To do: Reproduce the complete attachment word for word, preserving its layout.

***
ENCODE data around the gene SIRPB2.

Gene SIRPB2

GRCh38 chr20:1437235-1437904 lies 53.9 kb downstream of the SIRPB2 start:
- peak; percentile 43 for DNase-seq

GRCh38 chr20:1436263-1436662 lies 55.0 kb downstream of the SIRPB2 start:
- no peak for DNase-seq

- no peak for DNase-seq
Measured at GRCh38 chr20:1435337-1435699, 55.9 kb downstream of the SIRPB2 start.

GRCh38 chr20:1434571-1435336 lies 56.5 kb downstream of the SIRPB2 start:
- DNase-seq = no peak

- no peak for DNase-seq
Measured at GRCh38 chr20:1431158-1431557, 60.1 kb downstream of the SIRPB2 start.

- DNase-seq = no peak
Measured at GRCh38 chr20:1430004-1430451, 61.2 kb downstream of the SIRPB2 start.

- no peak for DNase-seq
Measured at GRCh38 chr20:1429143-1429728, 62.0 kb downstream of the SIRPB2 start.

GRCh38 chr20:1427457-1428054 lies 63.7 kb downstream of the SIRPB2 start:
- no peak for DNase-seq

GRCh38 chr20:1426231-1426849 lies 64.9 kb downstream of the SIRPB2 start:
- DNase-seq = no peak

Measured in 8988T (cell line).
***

ENCODE data around the gene SIRPB2.

Gene SIRPB2

GRCh38 chr20:1437235-1437904 lies 53.9 kb downstream of the SIRPB2 start:
- peak; percentile 43 for DNase-seq

GRCh38 chr20:1436263-1436662 lies 55.0 kb downstream of the SIRPB2 start:
- no peak for DNase-seq

- no peak for DNase-seq
Measured at GRCh38 chr20:1435337-1435699, 55.9 kb downstream of the SIRPB2 start.

GRCh38 chr20:1434571-1435336 lies 56.5 kb downstream of the SIRPB2 start:
- DNase-seq = no peak

- no peak for DNase-seq
Measured at GRCh38 chr20:1431158-1431557, 60.1 kb downstream of the SIRPB2 start.

- DNase-seq = no peak
Measured at GRCh38 chr20:1430004-1430451, 61.2 kb downstream of the SIRPB2 start.

- no peak for DNase-seq
Measured at GRCh38 chr20:1429143-1429728, 62.0 kb downstream of the SIRPB2 start.

GRCh38 chr20:1427457-1428054 lies 63.7 kb downstream of the SIRPB2 start:
- no peak for DNase-seq

GRCh38 chr20:1426231-1426849 lies 64.9 kb downstream of the SIRPB2 start:
- DNase-seq = no peak

Measured in 8988T (cell line).